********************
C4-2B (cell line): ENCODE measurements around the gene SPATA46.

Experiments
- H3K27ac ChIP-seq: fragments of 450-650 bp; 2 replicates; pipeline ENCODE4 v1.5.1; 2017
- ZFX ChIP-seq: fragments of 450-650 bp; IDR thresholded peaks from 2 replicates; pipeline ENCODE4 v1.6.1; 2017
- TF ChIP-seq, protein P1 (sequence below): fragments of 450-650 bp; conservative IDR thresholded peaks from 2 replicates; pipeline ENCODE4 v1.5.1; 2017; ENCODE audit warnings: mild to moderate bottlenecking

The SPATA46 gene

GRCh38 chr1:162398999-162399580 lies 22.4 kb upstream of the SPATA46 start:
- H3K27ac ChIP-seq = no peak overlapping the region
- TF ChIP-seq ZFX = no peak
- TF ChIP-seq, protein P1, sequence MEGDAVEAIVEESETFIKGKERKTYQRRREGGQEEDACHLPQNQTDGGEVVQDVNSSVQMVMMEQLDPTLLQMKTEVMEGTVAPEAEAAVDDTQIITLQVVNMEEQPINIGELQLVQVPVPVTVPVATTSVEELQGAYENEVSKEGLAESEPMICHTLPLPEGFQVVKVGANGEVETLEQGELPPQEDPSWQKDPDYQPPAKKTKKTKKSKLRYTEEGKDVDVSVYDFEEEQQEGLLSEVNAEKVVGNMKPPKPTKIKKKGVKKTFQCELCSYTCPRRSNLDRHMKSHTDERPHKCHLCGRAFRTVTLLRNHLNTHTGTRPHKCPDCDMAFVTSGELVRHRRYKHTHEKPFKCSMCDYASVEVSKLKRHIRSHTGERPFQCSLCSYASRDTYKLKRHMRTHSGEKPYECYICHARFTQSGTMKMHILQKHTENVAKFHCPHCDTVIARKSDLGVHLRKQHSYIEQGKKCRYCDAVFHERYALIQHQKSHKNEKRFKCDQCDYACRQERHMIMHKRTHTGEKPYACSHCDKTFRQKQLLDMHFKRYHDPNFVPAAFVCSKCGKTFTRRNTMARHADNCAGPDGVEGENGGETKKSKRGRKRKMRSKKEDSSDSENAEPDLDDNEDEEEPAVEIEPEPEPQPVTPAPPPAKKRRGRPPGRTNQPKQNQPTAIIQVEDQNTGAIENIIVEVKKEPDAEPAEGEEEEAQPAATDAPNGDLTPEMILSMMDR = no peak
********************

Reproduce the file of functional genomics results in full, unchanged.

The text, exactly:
C4-2B (cell line): ENCODE measurements around the gene SPATA46.

Experiments
- H3K27ac ChIP-seq: fragments of 450-650 bp; 2 replicates; pipeline ENCODE4 v1.5.1; 2017
- ZFX ChIP-seq: fragments of 450-650 bp; IDR thresholded peaks from 2 replicates; pipeline ENCODE4 v1.6.1; 2017
- TF ChIP-seq, protein P1 (sequence below): fragments of 450-650 bp; conservative IDR thresholded peaks from 2 replicates; pipeline ENCODE4 v1.5.1; 2017; ENCODE audit warnings: mild to moderate bottlenecking

The SPATA46 gene

GRCh38 chr1:162398999-162399580 lies 22.4 kb upstream of the SPATA46 start:
- H3K27ac ChIP-seq = no peak overlapping the region
- TF ChIP-seq ZFX = no peak
- TF ChIP-seq, protein P1, sequence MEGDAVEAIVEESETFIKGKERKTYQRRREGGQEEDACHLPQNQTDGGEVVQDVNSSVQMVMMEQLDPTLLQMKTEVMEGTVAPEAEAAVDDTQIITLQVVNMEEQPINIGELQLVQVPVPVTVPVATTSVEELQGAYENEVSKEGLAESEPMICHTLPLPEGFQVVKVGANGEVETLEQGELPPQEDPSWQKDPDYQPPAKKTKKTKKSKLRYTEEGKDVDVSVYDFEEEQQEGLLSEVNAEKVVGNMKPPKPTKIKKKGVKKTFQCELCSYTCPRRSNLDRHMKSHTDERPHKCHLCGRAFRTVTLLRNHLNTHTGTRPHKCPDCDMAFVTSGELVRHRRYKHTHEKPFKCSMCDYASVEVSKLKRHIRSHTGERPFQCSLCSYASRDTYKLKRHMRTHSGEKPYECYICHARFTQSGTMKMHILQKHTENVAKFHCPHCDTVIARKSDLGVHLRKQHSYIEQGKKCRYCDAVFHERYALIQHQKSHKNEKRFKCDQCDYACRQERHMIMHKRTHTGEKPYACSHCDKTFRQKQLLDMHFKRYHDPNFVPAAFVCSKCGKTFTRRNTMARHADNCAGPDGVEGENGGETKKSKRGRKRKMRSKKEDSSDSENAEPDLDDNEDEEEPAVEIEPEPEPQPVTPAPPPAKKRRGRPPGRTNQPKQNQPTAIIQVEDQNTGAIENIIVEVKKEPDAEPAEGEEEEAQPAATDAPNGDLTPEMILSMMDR = no peak